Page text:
Rathell was a student in “Aging 100: You Say You Want a Revolution? How Baby Boomers are Revolutionizing Aging” – a new high-tech undergraduate course offered by UMBC’s Erickson School of Aging Studies. It is a class with no textbook. The mid-terms and finals are taken online. Students can blog for extra credit.

Aging 100 acquaints students with key events and experiences of the baby boom generation. It is tailored for “millennials” – 75 million strong, and all born between 1981 and 1993 – who likely have never known life without computers. They learn about the Cold War and the civil rights movement, as well as debates about the national debt and Social Security. Lectures are interwoven with videos, so students see guitarist Jimi Hendrix play at the 1969 Woodstock Festival as they learn about his cultural influence.

“They will be living with this population for the rest of their life,” says Dr. Judah Ronch, a professor at the Erickson School who devised the course with another Erickson colleague, Bill Thomas. “Boomers are different than the aging population now. On average they will live longer, be healthier and more active.”

Ronch also hopes to place the inevitable societal challenges of boomer aging in healthy perspective: “When they hear debates on the future of Social Security it will not be an abstraction that puts them to sleep – they’ll really know what it’s about.”

— Al Staropoli

Digging Through Images

Photography freezes a moment in the present, creating an artifact. Archaeology uncovers artifacts and structures to make them accessible to the present.

As two endeavors that traffic in time, photography and archaeology have much to say to each other. That dialogue was highlighted in the gallery of UMBC’s Albin O. Kuhn Library this past autumn, in “The Creative Photograph in Archaeology” – a traveling exhibition on loan from the Benaki Museum in Athens, Greece.

The exhibit showed visitors how 11 photographers – whose work ranges from the mid-19th to 21st centuries – offer us new ways of seeing archaeological sites, monuments and sculpture. It also offered three UMBC students who major in ancient studies a chance to learn about the mechanics of creating and interpreting an exhibition.

Cally Brandt ’09, Lauren Nagel ’09 and Sarah Ryan ’09 completed internships connected to the exhibition under the direction of Richard Mason, a lecturer in the Department of Ancient Studies. The students closely studied the exhibit’s arrangement and content, which was comprised of photographs taken of high classical architecture on and around the Athenian Acropolis, along with other images inspired by ancient Greece. The semester-long project also gave students an active role in educating the campus community about the exhibit.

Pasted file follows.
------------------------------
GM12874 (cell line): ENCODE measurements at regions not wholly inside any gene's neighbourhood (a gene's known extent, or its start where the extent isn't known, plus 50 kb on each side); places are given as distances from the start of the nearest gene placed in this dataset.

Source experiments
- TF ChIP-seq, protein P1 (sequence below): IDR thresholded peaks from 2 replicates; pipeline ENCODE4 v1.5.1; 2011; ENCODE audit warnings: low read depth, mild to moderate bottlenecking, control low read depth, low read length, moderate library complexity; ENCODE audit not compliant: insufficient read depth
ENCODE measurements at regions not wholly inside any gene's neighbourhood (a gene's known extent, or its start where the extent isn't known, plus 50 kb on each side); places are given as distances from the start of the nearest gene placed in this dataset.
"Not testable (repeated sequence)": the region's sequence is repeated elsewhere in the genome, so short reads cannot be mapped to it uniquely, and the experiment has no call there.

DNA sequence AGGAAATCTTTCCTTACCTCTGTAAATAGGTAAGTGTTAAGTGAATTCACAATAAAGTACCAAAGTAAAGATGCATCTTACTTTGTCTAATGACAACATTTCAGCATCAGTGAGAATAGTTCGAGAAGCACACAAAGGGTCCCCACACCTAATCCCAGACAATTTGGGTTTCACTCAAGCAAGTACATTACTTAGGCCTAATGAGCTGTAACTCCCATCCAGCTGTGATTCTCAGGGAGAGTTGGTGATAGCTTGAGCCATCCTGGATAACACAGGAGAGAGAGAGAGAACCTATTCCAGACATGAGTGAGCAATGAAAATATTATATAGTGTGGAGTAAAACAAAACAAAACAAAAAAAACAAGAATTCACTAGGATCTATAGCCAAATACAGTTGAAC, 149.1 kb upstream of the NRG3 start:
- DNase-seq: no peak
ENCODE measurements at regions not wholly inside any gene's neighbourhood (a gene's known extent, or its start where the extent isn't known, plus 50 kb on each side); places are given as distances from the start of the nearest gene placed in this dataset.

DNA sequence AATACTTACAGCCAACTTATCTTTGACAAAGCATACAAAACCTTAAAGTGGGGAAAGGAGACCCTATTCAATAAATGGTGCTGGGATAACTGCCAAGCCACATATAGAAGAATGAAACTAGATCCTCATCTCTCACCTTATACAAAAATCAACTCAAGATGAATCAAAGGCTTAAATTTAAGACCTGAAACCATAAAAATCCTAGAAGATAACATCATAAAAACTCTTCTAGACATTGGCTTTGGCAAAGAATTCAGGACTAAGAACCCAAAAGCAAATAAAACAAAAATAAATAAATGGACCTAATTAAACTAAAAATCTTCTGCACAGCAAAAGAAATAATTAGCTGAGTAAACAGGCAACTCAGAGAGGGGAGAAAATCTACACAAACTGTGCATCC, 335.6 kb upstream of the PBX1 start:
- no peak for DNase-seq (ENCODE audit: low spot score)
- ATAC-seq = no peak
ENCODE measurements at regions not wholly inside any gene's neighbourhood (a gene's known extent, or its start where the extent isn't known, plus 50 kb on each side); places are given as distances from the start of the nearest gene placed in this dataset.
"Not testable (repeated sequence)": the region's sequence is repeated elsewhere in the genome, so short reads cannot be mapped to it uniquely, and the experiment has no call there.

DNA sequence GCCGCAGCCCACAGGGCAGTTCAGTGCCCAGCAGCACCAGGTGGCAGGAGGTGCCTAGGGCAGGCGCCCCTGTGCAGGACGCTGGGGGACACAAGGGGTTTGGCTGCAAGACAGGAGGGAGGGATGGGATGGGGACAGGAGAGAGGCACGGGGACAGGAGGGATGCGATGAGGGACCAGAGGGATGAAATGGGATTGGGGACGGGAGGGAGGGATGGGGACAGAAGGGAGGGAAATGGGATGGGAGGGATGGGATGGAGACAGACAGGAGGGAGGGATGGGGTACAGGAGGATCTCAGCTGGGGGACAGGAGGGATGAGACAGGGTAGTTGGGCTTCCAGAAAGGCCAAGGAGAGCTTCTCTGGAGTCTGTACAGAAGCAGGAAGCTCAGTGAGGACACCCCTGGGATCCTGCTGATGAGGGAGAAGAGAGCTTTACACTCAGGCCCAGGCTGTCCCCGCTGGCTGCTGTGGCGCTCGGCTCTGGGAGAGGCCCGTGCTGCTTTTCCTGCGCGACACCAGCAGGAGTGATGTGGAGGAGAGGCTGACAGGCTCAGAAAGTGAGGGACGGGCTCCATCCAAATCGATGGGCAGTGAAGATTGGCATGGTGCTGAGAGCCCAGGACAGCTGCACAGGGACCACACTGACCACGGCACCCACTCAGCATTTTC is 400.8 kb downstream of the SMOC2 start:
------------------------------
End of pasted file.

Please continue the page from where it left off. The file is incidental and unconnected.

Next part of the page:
“We didn’t just look through books for our research,” said Nagel. “We walked through the gallery and really examined the photographs in a way most people would not.”

Mason credits Kuhn Library curator Tom Beck and assistant curator Emily Hauver for making the exhibit (which will travel to multiple cities) and internship a success. “This type of work really shows how a university gallery can assist in teaching,” says Mason.

— B. Rose Huber

Moving Targets

As an associate professor of computer science and electrical engineering at UMBC, Hillol Kargupta logs thousands of frequent flier miles each year to do research, conduct business for a successful, global firm – and to visit his family. But it is his quest to make those flights friendlier to the environment that has won him a highly competitive IBM Innovation Award and a $20,000 grant this past fall.

Kargupta is an expert on deep data mining in distributed and mobile environments. He is also the founder and president of Agnik – a company that pioneered the use of sensor-based data mining technology to improve efficiency in ground transportation fleets.

Now he’s looking to take his research and business skyward. And when the European Union includes aviation pollution in its ambitious cap-and-trade emissions market system next year, Kargupta hopes his sensors will analyze the data that makes Europe’s skies greener.

“Every second of flight burns about a gallon of fuel.” says Kargupta. Airplanes already have sensors that monitor and adjust gasoline/air ratios to yield the best fuel economy, he observes, but analyzing that data for emissions purposes “is a chance to meet a real market need.”

The available information is staggering. Kargupta observes that one hour of flight produces a continuous stream of about 10 megabytes of data. “Multiply that times all the world’s airports,” he continues, “and it equals a huge amount of data changing rapidly over a large area.”

Kargupta is enthusiastic about the daunting task, however: “It’s just the type of challenge we like at UMBC.”

— Chip Rose